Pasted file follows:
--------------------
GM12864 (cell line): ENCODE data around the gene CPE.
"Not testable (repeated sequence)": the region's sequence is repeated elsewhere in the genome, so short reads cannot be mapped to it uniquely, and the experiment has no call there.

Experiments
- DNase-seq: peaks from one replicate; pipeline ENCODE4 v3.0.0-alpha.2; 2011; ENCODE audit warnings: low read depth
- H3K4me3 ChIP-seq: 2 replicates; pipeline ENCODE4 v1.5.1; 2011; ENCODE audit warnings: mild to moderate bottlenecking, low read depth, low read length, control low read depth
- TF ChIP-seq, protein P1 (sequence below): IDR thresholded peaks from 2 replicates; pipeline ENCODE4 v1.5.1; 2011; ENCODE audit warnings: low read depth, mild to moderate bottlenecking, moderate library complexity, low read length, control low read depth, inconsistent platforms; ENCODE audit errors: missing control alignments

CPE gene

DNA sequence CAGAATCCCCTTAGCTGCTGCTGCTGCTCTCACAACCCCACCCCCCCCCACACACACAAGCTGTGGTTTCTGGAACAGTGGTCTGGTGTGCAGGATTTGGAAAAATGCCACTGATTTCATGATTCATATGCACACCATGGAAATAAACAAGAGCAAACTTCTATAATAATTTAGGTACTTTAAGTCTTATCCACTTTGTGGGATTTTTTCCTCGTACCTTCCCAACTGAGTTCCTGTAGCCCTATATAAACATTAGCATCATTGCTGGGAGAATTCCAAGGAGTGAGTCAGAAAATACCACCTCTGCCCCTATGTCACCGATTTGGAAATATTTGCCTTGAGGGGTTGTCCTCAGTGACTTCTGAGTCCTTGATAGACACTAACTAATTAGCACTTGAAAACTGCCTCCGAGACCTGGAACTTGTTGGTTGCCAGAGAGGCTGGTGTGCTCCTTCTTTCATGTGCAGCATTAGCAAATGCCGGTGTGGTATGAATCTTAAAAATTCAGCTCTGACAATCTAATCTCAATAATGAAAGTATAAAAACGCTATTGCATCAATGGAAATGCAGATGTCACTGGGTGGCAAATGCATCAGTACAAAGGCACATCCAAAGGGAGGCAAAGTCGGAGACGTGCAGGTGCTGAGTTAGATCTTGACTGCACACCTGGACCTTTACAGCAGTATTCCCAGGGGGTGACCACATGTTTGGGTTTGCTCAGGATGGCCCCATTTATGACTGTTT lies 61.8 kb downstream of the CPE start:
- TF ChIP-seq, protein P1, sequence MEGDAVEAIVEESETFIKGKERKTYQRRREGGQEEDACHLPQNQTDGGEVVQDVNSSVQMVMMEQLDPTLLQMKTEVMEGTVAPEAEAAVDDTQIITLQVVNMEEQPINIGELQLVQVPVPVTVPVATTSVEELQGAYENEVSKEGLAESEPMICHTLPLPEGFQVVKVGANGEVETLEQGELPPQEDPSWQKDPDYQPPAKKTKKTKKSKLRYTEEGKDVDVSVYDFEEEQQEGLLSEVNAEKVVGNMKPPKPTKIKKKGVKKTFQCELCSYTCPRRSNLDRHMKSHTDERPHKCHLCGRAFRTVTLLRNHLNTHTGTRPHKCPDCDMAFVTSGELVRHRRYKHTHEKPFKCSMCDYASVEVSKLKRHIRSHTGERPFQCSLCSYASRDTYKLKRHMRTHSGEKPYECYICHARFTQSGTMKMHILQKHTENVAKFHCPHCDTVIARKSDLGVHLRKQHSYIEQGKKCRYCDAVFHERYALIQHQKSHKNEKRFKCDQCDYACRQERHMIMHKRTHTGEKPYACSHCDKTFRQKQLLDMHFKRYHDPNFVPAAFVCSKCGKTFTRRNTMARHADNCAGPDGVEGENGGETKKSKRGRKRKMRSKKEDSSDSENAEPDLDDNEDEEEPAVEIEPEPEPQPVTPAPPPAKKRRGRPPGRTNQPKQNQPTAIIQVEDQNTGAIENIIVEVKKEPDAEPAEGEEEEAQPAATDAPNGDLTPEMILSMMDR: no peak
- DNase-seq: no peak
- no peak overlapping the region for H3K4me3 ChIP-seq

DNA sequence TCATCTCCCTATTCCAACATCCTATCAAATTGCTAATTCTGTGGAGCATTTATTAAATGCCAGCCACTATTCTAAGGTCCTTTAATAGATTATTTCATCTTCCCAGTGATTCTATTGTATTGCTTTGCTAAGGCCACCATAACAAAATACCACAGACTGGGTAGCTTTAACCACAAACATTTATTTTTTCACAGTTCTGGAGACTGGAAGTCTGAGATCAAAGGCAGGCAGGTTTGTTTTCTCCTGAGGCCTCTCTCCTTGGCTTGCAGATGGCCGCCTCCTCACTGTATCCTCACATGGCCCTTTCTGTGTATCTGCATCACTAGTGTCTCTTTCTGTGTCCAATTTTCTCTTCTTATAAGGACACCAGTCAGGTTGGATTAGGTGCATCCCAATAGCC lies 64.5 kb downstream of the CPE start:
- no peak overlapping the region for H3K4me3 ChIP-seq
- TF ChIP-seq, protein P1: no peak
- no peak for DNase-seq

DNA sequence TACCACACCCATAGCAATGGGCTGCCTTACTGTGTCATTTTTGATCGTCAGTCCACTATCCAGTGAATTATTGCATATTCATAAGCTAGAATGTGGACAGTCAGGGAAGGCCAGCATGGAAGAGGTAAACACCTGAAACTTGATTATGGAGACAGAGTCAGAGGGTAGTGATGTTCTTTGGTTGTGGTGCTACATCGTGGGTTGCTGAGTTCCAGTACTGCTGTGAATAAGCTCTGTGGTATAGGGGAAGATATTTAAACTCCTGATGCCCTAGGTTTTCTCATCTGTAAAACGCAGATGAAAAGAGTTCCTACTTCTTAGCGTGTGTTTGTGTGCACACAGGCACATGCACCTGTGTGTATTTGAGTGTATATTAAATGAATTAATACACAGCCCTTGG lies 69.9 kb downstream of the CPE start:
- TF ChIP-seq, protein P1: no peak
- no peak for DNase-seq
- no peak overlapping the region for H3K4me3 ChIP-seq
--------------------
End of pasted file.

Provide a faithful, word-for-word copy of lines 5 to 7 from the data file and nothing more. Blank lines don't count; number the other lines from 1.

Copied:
- H3K4me3 ChIP-seq: 2 replicates; pipeline ENCODE4 v1.5.1; 2011; ENCODE audit warnings: mild to moderate bottlenecking, low read depth, low read length, control low read depth
- TF ChIP-seq, protein P1 (sequence below): IDR thresholded peaks from 2 replicates; pipeline ENCODE4 v1.5.1; 2011; ENCODE audit warnings: low read depth, mild to moderate bottlenecking, moderate library complexity, low read length, control low read depth, inconsistent platforms; ENCODE audit errors: missing control alignments

CPE gene